Robin Walter and Sebastian Tsocanos are looking for grass. Lots and lots of grass.
It is not what it sounds like.
The Colorado College graduates plan to spend the next five months winding 1,400 miles on horseback through the Great Plains, through dwindling prairie grasslands.
"We want to draw attention to the beauty and value of the grasslands, what remains and what the threats are," Tsocanos said.
They plan to camp out, interview ranchers and conservationists, photograph the grasslands, blog about their adventure and give talks along the way. When they get back, they plan to create a documentary on grassland conservation.
The trip is sponsored in part by Colorado College's State of the Rockies Project, which this year is looking at large landscape conservation on private and public lands.
"Their trip is a unique idea and will fit perfectly with the investigation and reporting we are doing," says Brendan Boepple, program coordinator. "They are focusing on ecosystems and landscapes that aren't often a focus in the Rockies.
"Mostly everyone looks at the iconic landscape areas of the mountains, and forgets that a large part of our eight-state region is part of the Great Plains ecoregion."
The journey, which begins this month, will take them through the prairies of Montana, Wyoming, Nebraska, Kansas and into Missouri and possibly Oklahoma .
Tsocanos is from Connecticut. Walter, who grew up here, is daughter of Kat Tudor, founder of the Smokebrush Foundation and creator of the Uncle Wilbur Fountain downtown.
Both have spent much time on horseback over the years, and hope to ride 15 miles a day. They will take two days a week to rest their two mounts, the pack horse and their rescue dog Winnie. They will spend the next weeks in Wyoming making sure their leased horses are in shape, not to mention themselves.
"We will have bowed legs," laughed Walter.
On a recent day, east of Colorado Springs they enthusiastically hiked through prairie grasses accented with clumps of yellow thermopsis, bleached cattle bones and tangled barbed wire.
It was on the range near Peyton that the idea for their journey started to take shape.
Tsocanos, who majored in environmental science, did his undergraduate thesis on the Remnant Tall Grass Prairie of El Paso County. "It's a beautiful treasure we have and there is not much left to be protected." Development, overgrazing, and invasive species have endangered the tall grass, he said.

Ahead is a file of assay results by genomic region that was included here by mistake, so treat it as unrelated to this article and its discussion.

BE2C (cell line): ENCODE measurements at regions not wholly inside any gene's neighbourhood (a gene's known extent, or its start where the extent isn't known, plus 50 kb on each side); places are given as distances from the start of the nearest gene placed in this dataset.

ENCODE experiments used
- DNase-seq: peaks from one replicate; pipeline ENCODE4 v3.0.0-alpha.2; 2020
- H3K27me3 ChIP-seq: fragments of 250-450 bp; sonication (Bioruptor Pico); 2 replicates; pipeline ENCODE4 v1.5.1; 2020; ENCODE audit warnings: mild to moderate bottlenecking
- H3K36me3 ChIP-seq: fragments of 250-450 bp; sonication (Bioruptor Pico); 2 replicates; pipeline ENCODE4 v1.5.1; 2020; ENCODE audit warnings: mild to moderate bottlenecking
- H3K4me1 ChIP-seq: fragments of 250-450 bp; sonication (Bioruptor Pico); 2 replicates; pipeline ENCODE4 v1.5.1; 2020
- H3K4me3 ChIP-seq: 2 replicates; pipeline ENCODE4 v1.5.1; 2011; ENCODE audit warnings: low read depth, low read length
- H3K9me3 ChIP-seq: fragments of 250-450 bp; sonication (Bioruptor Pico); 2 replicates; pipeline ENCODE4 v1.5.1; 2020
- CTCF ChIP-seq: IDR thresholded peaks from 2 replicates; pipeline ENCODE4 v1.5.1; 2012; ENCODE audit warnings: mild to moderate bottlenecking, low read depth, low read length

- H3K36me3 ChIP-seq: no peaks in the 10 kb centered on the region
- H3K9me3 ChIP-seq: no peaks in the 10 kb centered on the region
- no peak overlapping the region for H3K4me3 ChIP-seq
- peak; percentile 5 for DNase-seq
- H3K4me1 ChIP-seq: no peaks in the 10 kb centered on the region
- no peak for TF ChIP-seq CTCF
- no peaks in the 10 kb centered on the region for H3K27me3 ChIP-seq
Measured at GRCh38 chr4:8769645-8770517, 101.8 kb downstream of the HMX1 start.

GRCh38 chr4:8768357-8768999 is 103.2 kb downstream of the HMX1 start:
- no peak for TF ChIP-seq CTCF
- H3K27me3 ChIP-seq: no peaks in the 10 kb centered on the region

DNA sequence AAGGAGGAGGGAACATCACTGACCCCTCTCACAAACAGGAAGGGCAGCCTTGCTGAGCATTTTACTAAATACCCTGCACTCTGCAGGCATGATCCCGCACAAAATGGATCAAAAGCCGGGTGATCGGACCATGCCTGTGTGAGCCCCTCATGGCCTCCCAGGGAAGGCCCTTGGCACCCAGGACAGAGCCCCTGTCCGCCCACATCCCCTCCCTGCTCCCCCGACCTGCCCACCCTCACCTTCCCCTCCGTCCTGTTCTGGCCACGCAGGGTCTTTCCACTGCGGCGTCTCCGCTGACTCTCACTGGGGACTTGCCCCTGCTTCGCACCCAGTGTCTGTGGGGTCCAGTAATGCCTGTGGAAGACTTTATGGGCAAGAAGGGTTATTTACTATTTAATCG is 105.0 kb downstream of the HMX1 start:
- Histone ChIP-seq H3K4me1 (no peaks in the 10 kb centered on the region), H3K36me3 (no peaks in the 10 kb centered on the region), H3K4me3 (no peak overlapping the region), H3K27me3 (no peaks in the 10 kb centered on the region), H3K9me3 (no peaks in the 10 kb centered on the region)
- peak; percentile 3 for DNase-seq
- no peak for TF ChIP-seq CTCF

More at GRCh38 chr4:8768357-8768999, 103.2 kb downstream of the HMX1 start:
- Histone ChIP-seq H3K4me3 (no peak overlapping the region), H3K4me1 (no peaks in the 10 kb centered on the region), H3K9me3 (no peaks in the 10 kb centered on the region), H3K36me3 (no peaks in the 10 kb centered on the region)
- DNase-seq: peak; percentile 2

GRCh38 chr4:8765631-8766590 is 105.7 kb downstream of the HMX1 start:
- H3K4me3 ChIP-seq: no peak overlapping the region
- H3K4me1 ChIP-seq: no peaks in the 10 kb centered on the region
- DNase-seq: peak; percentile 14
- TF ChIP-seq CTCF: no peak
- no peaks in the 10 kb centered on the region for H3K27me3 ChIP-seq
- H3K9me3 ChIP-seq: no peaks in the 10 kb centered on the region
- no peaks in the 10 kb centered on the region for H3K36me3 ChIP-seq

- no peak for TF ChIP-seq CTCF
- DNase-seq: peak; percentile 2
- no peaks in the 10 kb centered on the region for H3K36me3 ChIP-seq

But it isn't just the grass that is at risk. "There's so much diversity out here, grassland birds, plant communities, insects. It's mind blowing."
After graduation, he was a natural resources field technician intern with the El Paso County's Environmental Division.
Walter, who majored in poetry and creative writing, has worked as a photographer and taught outdoor education. Neither wanted sedentary jobs and felt their two different academic disciplines melded well for the environmental work they want to do.
Last September they worked on an organic farm in Hotchkiss, learning sustainable agriculture. From January to March they interned in Patagonia, running a greenhouse for a conservation group helping create a national park.
"It was incredible to see the grasslands and potential for conservation and the work being done there. It inspired us to come back home and do the work closer to home," Tsocanos said.
Besides the State of the Rockies Project sponsorship, they have obtained other corporate and personal donations, including equipment from Mountain Chalet, and also have used their savings to help fund their trip. The total cost is about $34,000 and they need $9,000 more. Donations are accepted on their website rediscovertheprairie.org, where they will be blogging as they travel.
They have amassed a cache of equipment, including a satelite GPS tracker that works where cell phones don't. Walter's sister insisted that they carry one. "We call it the Kaitlin," Walter joked.
They hope someone will donate doggie hiking boots for Winnie - they can cost as much as $70. She will be walking all the way and will have the duty of guard dog for them and the horses during the trip.
"We're excited to get on the road. I've driven the interstate, but this will be seeing it at a slow pace," said Tsocanos.
Walter adds, "I have butterflies from excitement."
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